It’s a Christmastime Parent Trap … in theory, at least. For Becca Baker and Nathan Montgomery, the Christmas Buddies program is a chance to get their respective dads — Baxter Baker, who is an actual baker, and Paxton Montgomery, the town grouch — to be friends. Or at least to spend time together so that Becca and Nathan can also spend time together. The only problem is that Paxton, for some reason, has taken a disliking to Baxter. Maybe it’s the ever-present smile, the over abundance of holiday cheer, or the fact that Baxter is an out and proud man. Or maybe Paxton just doesn’t get enough sugar in his coffee. Whatever the case, Baxter is willing to try his best to make his daughter happy, and if that means turning a grinch into an elf, so be it!
But people aren’t simply the labels slapped on them. Paxton has been a single parent since his son was born to a mother who didn’t want anything to do with him. Nathan would come home from every visit he had to her house — with her new family — hurt and quiet, nothing like the cheerful, easy going boy Paxton knows his son to be. What is even harder for Paxton is the fact that, at 18, his son is getting ready to leave the nest, to move on from high school and onto the next phase of his life. A life that will be his own, leaving Paxton proud … but less able to protect his son.
Baxter is all smiles and cheer, at least on the outside. Ever since his niece was put in his arms, he’s loved her. And ever since his sister died, he’s made his life revolve around two things: Becca, and being the best dad he can be. With Becca growing up and growing away from him, Baxter is lost. Who is he if not a parent? His life is scheduled around his bakery — currently down for the count — and his daughter. With both identities in the air, Baxter feels like his life is spiraling out of control.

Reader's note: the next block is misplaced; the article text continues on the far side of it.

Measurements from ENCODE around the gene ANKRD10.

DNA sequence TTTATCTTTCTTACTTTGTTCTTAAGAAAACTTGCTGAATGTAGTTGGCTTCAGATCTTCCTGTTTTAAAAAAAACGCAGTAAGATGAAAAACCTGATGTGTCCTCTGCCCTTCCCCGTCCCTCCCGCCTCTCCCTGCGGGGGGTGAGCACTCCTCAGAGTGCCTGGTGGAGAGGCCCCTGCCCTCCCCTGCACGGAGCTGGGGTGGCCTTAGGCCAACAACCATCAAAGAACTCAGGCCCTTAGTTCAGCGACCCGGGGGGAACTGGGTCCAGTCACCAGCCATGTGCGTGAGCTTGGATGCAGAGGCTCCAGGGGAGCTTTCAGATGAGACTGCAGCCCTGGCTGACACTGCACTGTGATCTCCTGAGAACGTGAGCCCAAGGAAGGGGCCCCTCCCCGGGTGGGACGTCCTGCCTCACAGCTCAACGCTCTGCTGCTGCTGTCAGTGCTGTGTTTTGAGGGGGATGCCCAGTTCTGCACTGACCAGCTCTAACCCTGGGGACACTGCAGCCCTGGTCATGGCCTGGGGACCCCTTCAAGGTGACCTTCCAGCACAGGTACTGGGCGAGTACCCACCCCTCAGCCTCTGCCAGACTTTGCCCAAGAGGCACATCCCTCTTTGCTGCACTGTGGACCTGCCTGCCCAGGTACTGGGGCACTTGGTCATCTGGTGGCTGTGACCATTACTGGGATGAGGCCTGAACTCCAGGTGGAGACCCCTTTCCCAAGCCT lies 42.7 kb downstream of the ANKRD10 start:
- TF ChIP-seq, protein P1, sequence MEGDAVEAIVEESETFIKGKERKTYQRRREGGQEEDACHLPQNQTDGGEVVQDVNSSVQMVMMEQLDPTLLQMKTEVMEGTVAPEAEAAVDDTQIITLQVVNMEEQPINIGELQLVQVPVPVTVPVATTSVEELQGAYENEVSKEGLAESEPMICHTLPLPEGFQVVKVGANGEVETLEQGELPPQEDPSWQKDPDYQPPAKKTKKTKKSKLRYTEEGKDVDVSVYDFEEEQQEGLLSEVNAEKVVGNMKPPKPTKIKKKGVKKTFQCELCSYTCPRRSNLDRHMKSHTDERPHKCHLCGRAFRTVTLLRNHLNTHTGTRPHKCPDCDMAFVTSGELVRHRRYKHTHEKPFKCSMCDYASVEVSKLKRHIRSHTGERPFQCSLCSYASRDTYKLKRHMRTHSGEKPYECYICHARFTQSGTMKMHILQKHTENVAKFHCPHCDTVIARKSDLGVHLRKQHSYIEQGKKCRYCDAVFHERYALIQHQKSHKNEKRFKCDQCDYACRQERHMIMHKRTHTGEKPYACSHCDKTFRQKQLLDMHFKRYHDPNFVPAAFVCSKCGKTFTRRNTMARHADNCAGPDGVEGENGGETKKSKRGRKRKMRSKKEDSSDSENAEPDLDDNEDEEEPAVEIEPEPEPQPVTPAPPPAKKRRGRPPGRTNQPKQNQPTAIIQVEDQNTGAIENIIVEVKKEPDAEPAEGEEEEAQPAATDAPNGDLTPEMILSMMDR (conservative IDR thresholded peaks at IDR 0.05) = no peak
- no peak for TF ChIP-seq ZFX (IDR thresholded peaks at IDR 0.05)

I found this book uneven. The writing is fine, and the pace is good, but a giant portion of the book is introspection and character monologues as Paxton and Baxter think about their lives, their children — who they are with them and without them — and holiday shenanigans. A quarter of the way into the book, the families have met a handful of times and spent hours together, but the only conversation Baxter and Paxton have had on page is a truncated one where they snipe at one another. Scenes later, they’re visiting one another’s houses and events are happening (sledding, cookie decorating, tree shopping), but they still have almost no conversation.
It felt as if the story just wanted to get to the good parts — the cute scenes of sledding, the first kiss, the first sex scene — without having to bother with showing the two characters talking. The men go from only knowing who the other person is without having had conversations to breathless musings of being in love and yet it’s all trapped in either Baxter’s head or Paxton’s. Don’t get me wrong, there are a lot of cute moments, a fair bit of breaking and entering in the name of being quirky, and lots of holiday cheer, but so many inner monologues. And, unfortunately, a lot of the inner thoughts of either or both Baxter and Paxton musing on things — from children to cookies to holidays or feelings — felt super repetitive. Their voices are almost identical, save for Paxton thinking about how cute Baxter is versus Baxter thinking about how tall and hot Paxton is. It made the book feel longer, in the reading, when so much ground was covered twice, usually one chapter right after the other.
All in all, it’s a cute story. There are some good ideas, but the execution didn’t totally work for me. I would have preferred more moments involving both characters at the same time, rather than so much time spent in one head or the other.